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This source book offers a comprehensive treatment of the solitary religious lives in England in the late Middle Ages. It covers both enclosed anchorites or recluses and freely-wandering hermits, and explores the relation between them. The sources selected for the volume are designed to complement better-known works connected with the solitary lives, such as the anchoritic guide Ancrene Wisse, or St Aelred of Rievaulx’s rule for his sister; or late medieval mystical authors including the hermit Richard Rolle or the anchorite Julian of Norwich. They illustrate the range of solitary lives that were possible in late medieval England, practical considerations around questions of material support, prescribed ideals of behaviour, and spiritual aspiration. It also covers the mechanisms and structures that were put in place by both civil and religious authorities to administer and regulate the vocations. Coverage extends into the Reformation period to include evidence for the fate of solitaries during the dissolutions and their aftermath. The material selected includes visual sources, such as manuscript illustrations, architectural plans and photographs of standing remains, as well as excerpts from texts. Most of the latter are translated here for the first time, and a significant proportion are taken from previously unpublished sources.

Nazanin Zadeh-Cummings
Lauren Harris

). United Nations Panel of Experts ( 2019 ), Report of the Panel of Experts established pursuant to resolution 1874 (2009) (accessed 31 October 2019). UPI ( 2019 ), ‘ Finnish NGO Quits Operations in North Korea amid Sanctions ’ (23 June). World Food Programme ( 2018 ), ‘ WFP DPR Korea Country Brief: October 2018 ’, (accessed 31 October 2019). Zadeh-Cummings , N. ( 2019 ), ‘ Humanitarians in the Hermit Kingdom: Aid, Access, and NGOs

Journal of Humanitarian Affairs
E.A. Jones

Introduction The life of the hermit was less constrained than that of the anchorite, not only in the obvious sense – hermits were not confined within cell walls, but free to wander – but also in the absence of a rigid regulatory framework or precise set of expectations about what it should involve. (The late Middle Ages did see moves towards the regulation of hermits, and these are treated in the next

in Hermits and anchorites in England, 1200–1550
E.A. Jones

Introduction Some time in the 1320s the young Yorkshireman Richard Rolle dropped out of Oxford and returned home. Soon afterwards, he took two of his sister’s dresses and his father’s rainhood to a nearby wood and, with a bit of amateur tailoring, fashioned a kind of habit for himself. Putting it on, he arrived at ‘a confused likeness to a hermit’ [ 47 ]. The anecdote makes it clear

in Hermits and anchorites in England, 1200–1550
Michelle M. Sauer

7 The function of material and spiritual roads in the English eremitic tradition Michelle M. Sauer Religious vocations in the Middle Ages took a wide variety of forms, from the traditional careers of cloistered monks and nuns to more unconventional choices, such as being a hermit or anchorite. While all shared the goal of becoming closer to God spiritually, the ethos and practices of each were different. Monks and nuns took formal vows, identified with an order and lived communally within established houses following established rules. Hermits and anchorites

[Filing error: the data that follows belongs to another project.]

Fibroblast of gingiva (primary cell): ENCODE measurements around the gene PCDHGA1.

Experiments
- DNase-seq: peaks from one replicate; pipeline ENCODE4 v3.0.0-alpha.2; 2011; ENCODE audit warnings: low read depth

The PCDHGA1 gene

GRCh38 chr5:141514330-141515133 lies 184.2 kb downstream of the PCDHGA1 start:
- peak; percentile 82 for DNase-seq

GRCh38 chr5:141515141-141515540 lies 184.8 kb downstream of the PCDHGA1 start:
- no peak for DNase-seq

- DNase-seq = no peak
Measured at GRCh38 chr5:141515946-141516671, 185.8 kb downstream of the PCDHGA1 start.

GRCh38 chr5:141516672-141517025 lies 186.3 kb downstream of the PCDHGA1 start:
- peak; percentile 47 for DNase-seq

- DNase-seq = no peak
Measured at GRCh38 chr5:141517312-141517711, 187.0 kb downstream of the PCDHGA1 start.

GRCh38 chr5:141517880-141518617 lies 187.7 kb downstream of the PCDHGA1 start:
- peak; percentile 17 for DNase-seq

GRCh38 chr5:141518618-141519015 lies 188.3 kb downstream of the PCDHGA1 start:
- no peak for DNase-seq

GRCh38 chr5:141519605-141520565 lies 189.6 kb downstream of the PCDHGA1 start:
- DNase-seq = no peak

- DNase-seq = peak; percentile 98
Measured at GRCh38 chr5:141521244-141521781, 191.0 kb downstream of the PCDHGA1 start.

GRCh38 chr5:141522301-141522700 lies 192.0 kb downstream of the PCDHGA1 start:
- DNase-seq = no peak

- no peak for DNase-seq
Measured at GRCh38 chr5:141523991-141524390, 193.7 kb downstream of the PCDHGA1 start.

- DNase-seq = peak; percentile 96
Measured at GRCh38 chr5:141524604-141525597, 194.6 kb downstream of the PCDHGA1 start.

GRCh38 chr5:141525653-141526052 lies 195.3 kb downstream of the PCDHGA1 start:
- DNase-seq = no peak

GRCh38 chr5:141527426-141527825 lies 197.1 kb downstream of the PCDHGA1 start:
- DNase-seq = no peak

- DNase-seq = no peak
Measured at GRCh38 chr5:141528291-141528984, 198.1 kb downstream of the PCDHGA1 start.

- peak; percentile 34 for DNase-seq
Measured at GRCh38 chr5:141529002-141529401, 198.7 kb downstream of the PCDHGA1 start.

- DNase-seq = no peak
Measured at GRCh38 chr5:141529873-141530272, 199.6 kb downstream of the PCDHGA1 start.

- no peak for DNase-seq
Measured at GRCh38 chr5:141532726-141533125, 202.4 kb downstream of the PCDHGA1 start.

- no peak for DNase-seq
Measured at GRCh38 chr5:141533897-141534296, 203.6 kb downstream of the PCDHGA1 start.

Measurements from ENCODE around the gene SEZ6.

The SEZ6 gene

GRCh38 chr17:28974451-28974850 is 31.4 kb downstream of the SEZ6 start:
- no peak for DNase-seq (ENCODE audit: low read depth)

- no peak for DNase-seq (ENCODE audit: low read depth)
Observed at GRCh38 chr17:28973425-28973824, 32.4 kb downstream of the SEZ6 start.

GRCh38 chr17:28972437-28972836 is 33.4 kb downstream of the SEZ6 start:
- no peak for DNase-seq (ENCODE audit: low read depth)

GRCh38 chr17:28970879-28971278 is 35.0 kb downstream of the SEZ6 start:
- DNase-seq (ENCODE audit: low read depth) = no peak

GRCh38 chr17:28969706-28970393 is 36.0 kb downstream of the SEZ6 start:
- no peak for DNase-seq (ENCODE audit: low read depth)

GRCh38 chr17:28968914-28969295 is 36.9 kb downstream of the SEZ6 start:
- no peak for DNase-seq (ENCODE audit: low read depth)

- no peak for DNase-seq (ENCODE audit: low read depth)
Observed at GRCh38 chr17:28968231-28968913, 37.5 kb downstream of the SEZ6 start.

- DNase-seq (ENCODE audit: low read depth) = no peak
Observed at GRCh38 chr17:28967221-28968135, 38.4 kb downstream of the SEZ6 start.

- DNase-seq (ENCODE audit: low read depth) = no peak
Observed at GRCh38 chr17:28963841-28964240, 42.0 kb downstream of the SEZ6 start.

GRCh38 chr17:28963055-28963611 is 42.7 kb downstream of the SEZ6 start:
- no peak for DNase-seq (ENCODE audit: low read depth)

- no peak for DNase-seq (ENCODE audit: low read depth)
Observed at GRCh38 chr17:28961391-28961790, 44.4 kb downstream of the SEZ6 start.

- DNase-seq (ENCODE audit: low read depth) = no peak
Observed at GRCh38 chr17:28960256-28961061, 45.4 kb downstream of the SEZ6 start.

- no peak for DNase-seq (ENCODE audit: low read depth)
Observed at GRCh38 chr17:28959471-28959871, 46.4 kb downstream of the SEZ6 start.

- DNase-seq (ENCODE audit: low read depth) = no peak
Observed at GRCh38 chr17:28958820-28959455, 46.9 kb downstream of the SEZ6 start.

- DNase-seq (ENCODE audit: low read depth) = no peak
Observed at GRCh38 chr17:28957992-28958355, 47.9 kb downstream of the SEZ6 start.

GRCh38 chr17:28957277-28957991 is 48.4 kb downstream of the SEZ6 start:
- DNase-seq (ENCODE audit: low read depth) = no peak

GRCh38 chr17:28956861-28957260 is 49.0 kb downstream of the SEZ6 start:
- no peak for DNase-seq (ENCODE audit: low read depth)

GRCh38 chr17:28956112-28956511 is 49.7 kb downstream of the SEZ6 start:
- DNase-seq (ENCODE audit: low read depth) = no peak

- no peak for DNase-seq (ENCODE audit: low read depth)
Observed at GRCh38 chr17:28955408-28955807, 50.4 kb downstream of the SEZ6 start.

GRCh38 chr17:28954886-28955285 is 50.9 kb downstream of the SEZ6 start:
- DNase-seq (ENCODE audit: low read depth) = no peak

in Roadworks
Abstract only
E.A. Jones

thirteenth and the sixteenth centuries: with anchorites, who lived a life of strict bodily enclosure in a ‘cell’, usually attached to a parish church; and hermits, whose vocation was less clearly defined and subject to fewer constraints. It represents the first comprehensive look at the two vocations in late medieval England in more than a century. 2 The solitary lives in the West before 1200 Medieval solitaries

in Hermits and anchorites in England, 1200–1550
Abstract only
E.A. Jones

Street, in Aldington (Kent) and as increasing numbers of visitors (and income) were attracted to the chapel it was provided with a hermit-chaplain named William. Though Barton subsequently became a nun of Canterbury the hermit remained one of her confidants. Barton’s notoriety increased in 1532 when she prophesied that, if Henry’s divorce went ahead, he would die a villain’s death. She was arrested in 1533 and she and five

in Hermits and anchorites in England, 1200–1550
Karen Nelson

English church. These responses are especially available from the ways that Spenser and Shakespeare characterize hermits, wild men, and ritualistic sacrifices, and also in the ways that both authors explore the dynamics of communities in exile in the wildernesses of Faeryland and Arden. These literary elements carry with them specific referents to Catholic and anti-Catholic debates of the 1590s

in Shakespeare and Spenser
Myra Seaman

penance as he unites with his harp to live harmoniously among wild animals, creating a salubrious inverse community of the human courtly household, one that models a regenerative alternative to the fairy king's dangerous court. The collection ends with the unique text King Edward and the Hermit (item 41), in which a scene of potential discord – dormant in deer carcasses that in a different climate would have generated royal ire – is prevented through the intervention of a game that, with the aid of alcohol, successfully reconstructs a relationship and thereby the

in Objects of affection
Abstract only
R. N. Swanson

commitment to a religious order, the life of a hermit (although hermits could be very worldly) or the extreme of total seclusion in an anchorage. 7 For men, it was the fairly regulated life of the hermit – which might well involve physical labour on road building or bridge maintenance (see no. 25) – under the

in Catholic England